First time is a charm

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Co-presenting a workshop at the 57th annual FCSPA conference: James Blevins explains what it was like in his own words.

To be honest, for most of the beginning of the workshop, my biggest concern was whether or not the 20 or so gathered people in front of me could tell just how much I was sweating through my blue, recently-bought polo shirt.  By the end of it, the fabric under my arms—not to be gross—was several shades darker than the rest of my shirt.

I was that nervous.

Prior to the 57th Annual FCSPA Conference held in Orlando on Oct. 14, I had never spoke at a workshop or co-presented anything remotely like one before.  Melissa Alling, my co-host and the originator of the workshop (as well as my ex-English professor and mentor at CF), had asked me if I was interested in joining her at the conference back in August.  She believed that my experience as a young poet and blogger, just starting to be published, would benefit others looking to walk down the same path.  It was beyond flattering to be asked; and without thinking too much about it, I said yes.  I was incredibly honored that she had thought to include me, and that was enough for me at the time.

It wasn’t until much later, say about a week before the conference, that I began to realize what I had signed on for.  I wasn’t sure if I had enough material to discuss the finer points of blogging for beginners in front of an audience (and if I didn’t, they would surely find out pretty quick).  I had attended last year’s conference, witnessed the workshops and the quality of presenters involved, so I knew how good I was supposed to come across.  I began to doubt myself.  About the only thing going in my favor was that I was passionate about the subject matter—that and I was currently taking an Effective Speaking class, which might help (it did a little).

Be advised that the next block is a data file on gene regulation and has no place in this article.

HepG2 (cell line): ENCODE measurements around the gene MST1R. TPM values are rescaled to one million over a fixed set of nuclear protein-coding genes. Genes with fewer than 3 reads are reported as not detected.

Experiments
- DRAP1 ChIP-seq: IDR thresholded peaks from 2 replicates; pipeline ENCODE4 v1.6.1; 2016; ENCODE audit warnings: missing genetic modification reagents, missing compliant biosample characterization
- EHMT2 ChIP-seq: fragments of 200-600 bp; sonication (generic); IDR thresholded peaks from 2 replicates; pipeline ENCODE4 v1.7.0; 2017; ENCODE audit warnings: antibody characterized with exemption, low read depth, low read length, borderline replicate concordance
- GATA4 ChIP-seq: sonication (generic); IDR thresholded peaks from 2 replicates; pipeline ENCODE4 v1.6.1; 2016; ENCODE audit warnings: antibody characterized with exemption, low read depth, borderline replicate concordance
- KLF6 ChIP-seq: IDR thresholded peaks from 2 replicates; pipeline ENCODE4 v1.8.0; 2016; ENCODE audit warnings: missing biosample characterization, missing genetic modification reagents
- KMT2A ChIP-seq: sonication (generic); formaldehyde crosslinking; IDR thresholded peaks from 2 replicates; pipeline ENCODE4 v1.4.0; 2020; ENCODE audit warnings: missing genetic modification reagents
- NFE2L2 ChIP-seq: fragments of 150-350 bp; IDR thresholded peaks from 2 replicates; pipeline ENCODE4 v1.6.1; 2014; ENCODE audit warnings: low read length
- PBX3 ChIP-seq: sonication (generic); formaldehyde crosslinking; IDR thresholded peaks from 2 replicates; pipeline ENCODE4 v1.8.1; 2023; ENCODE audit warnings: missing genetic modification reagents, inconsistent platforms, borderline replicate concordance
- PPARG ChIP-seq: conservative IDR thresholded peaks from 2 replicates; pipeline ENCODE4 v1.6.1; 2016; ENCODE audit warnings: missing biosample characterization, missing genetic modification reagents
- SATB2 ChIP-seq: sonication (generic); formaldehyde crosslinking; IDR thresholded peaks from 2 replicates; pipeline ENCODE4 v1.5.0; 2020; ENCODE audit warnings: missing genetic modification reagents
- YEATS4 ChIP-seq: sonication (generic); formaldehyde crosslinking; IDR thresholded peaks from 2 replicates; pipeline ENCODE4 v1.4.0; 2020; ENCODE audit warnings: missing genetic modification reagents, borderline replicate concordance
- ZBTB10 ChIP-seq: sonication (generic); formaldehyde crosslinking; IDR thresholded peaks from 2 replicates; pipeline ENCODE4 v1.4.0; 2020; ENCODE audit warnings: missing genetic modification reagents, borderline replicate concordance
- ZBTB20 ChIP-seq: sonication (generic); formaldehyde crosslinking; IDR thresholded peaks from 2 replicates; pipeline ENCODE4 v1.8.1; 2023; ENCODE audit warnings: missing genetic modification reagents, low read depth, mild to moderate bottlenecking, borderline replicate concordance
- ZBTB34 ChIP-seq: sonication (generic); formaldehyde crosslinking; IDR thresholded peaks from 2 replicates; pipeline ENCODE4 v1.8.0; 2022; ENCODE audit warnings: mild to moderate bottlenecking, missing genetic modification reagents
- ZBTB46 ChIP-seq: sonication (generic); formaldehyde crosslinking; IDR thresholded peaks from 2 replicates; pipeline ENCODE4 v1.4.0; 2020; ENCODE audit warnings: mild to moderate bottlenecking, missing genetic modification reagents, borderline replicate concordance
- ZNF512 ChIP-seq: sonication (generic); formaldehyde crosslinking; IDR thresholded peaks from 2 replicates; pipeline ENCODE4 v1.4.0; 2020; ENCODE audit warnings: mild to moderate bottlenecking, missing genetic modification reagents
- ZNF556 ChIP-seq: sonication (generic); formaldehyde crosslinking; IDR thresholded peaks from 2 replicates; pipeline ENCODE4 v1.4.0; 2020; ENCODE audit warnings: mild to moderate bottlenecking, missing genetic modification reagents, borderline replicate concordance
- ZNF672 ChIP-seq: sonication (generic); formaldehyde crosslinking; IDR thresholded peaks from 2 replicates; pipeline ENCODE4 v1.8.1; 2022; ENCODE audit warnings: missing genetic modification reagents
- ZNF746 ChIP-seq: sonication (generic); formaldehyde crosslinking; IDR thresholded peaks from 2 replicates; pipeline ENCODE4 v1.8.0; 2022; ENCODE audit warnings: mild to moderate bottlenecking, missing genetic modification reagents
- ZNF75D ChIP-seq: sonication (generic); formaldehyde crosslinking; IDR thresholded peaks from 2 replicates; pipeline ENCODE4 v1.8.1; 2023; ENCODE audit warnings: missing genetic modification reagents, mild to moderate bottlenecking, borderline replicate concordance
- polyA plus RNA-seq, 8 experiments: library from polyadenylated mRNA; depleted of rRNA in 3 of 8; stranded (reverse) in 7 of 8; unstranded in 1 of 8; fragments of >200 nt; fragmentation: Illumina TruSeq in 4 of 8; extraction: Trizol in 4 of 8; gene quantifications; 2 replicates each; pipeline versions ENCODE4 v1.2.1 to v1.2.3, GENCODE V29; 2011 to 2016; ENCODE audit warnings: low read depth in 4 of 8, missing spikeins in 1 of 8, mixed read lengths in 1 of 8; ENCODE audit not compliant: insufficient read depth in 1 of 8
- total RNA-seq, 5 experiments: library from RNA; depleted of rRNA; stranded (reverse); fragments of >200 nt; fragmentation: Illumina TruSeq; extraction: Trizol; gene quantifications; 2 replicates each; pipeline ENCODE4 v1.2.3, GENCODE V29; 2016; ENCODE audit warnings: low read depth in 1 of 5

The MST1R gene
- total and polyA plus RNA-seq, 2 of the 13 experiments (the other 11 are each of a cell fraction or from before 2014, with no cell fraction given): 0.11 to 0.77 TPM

Thankfully, Alling was there to reassure me, as she always has been, and I attacked the workshop with as much confidence and poise as I could assemble.  I spoke from the innermost realm of my heart.  I shared my personal experiences—the highs and the lows of trying to get published as a young writer—the successes and the failures—and how all that tied into my personal blog.  I gave the room the best of myself, emphasizing the value of building an audience and letting others (and sometimes yourself) know just how serious you are when it comes to writing by starting a blog and sticking with it.

Eventually, as the workshop continued, I was able to focus my mind away from my uncontainable perspiration.  I was able to focus on my talking points and say what I had come there to say.  And if one person out of the 20 or so gathered got something meaningful from my presentation, then it was more than worth a little sweat under the arms.

Besides, maybe nobody noticed.

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